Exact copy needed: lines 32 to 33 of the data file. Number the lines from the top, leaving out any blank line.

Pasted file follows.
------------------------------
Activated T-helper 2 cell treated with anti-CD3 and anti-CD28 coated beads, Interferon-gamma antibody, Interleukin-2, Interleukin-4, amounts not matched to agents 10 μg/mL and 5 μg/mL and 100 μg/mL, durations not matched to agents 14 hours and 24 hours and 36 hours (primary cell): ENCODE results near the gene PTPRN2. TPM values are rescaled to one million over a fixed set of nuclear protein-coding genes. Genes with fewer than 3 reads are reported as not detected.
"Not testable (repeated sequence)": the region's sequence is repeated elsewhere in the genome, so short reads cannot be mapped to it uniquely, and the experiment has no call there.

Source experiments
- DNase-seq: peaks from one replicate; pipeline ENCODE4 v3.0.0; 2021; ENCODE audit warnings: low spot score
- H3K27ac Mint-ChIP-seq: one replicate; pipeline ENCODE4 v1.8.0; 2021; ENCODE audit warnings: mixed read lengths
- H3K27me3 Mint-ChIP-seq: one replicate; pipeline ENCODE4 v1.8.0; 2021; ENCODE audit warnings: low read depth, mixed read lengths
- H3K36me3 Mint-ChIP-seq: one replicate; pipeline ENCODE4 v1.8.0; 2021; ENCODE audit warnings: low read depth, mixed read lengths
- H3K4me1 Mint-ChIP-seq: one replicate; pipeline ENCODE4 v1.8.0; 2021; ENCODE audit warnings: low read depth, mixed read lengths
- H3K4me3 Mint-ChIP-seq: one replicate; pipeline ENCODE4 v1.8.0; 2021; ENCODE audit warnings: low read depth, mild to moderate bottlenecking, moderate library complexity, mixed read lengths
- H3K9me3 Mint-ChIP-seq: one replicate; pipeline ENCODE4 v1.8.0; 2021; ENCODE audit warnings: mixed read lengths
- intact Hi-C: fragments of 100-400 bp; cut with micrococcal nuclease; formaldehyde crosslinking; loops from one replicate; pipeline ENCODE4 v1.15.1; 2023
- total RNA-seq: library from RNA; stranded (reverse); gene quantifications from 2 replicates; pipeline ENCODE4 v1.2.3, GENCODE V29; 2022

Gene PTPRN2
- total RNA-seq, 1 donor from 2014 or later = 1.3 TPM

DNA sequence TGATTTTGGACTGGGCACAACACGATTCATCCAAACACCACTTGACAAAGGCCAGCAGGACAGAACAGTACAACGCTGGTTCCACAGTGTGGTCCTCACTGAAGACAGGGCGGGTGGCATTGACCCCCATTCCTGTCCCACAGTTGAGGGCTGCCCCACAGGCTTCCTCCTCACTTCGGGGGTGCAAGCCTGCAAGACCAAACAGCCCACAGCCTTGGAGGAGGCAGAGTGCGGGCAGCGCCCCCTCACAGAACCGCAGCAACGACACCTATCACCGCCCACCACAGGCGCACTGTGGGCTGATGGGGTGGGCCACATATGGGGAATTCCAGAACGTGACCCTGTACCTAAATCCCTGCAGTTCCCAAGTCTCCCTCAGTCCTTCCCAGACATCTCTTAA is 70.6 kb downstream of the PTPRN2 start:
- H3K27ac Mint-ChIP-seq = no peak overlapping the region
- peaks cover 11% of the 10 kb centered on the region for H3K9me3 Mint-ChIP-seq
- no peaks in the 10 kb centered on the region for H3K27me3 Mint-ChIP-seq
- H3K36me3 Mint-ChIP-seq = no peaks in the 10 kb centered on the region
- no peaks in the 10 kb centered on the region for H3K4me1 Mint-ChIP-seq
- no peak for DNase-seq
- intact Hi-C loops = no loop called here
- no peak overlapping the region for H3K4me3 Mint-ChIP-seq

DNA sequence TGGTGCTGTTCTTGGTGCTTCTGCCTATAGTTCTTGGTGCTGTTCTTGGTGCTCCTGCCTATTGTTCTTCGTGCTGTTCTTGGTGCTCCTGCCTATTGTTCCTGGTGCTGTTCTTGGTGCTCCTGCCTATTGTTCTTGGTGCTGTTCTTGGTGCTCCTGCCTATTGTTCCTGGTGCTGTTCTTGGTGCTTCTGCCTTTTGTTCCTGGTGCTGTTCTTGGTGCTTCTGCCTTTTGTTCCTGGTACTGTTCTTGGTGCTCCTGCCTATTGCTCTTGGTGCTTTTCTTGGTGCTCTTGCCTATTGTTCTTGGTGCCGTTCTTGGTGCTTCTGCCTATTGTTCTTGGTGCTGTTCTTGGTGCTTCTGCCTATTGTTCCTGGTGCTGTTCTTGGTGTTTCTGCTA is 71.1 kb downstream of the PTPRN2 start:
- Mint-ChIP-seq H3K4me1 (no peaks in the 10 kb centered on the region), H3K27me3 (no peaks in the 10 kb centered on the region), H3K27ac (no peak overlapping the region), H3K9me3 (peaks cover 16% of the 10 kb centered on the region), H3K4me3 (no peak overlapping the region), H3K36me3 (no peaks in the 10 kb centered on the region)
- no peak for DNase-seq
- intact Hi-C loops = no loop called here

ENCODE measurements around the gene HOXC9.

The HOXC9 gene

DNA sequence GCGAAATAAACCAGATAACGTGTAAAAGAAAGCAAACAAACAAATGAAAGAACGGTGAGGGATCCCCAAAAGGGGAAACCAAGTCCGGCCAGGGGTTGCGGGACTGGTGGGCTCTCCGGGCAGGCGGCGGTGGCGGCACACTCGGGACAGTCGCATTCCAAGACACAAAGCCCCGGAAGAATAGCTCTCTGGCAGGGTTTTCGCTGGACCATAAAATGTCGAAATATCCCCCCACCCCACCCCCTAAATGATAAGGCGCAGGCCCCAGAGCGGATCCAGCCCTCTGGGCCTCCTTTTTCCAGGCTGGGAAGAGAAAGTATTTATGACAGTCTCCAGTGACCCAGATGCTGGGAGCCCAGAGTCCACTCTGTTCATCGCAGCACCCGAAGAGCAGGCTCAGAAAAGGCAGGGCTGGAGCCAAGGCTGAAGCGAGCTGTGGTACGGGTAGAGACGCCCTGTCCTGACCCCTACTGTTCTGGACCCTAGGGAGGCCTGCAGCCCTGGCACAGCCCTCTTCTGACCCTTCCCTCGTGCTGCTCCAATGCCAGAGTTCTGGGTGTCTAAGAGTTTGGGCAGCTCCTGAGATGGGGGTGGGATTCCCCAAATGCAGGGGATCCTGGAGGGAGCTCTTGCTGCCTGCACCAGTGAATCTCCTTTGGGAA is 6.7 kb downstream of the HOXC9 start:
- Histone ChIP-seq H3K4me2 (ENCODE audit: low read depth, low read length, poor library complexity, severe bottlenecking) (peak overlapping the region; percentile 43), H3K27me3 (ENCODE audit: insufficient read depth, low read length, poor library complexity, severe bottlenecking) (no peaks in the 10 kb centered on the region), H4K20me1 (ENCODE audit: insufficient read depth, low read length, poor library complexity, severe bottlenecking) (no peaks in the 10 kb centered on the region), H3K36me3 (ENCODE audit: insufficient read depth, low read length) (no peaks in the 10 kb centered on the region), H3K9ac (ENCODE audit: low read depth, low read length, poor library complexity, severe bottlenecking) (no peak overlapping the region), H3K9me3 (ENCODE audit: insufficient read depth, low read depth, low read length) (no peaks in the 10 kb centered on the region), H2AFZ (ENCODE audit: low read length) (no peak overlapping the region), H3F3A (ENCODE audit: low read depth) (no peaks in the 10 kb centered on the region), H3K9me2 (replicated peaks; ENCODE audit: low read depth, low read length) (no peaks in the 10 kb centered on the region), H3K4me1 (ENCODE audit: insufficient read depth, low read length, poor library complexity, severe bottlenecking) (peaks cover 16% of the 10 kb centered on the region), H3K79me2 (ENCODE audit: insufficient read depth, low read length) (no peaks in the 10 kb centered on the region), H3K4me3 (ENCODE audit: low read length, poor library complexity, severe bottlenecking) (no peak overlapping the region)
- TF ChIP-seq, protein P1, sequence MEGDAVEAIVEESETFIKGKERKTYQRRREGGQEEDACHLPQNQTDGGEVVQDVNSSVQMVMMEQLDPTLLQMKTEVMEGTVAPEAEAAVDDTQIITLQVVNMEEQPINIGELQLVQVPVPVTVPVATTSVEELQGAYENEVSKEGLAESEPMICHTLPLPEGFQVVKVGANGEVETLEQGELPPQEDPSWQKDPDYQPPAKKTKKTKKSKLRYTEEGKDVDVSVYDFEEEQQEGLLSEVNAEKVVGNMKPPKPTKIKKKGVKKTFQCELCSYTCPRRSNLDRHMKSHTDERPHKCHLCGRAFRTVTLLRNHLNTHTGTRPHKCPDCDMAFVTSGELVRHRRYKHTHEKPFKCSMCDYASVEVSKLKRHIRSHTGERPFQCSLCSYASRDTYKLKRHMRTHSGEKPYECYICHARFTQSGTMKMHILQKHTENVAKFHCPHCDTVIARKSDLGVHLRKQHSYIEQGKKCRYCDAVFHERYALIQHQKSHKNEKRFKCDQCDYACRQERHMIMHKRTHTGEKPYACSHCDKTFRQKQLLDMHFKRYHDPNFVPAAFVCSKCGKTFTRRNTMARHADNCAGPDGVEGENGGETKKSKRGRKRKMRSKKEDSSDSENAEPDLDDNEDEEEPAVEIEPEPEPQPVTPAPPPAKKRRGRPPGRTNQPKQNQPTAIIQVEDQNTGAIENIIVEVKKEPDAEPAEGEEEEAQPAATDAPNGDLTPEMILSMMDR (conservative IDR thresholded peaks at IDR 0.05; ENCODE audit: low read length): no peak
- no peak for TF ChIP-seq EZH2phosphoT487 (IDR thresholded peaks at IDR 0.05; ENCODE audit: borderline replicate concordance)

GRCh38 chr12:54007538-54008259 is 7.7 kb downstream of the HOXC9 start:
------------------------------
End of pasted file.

- TF ChIP-seq, protein P1, sequence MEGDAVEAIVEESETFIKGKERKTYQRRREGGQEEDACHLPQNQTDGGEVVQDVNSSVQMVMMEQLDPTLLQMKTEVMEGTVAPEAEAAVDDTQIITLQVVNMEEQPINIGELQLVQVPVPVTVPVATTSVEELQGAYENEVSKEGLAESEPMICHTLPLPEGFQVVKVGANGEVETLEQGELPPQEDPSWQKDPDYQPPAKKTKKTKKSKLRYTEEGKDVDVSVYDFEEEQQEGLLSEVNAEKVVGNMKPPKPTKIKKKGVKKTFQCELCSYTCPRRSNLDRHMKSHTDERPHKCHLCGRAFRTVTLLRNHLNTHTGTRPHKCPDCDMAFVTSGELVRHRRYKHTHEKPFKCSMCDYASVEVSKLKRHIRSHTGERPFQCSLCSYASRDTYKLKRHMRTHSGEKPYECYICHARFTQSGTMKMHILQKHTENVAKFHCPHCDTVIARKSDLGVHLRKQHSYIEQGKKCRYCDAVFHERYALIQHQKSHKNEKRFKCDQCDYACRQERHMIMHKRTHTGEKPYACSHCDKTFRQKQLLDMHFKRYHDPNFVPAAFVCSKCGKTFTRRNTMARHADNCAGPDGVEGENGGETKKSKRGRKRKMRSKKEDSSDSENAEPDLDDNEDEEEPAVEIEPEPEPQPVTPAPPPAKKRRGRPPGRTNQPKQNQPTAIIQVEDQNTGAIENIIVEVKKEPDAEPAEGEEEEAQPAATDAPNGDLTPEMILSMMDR (conservative IDR thresholded peaks at IDR 0.05; ENCODE audit: low read length): no peak
- no peak for TF ChIP-seq EZH2phosphoT487 (IDR thresholded peaks at IDR 0.05; ENCODE audit: borderline replicate concordance)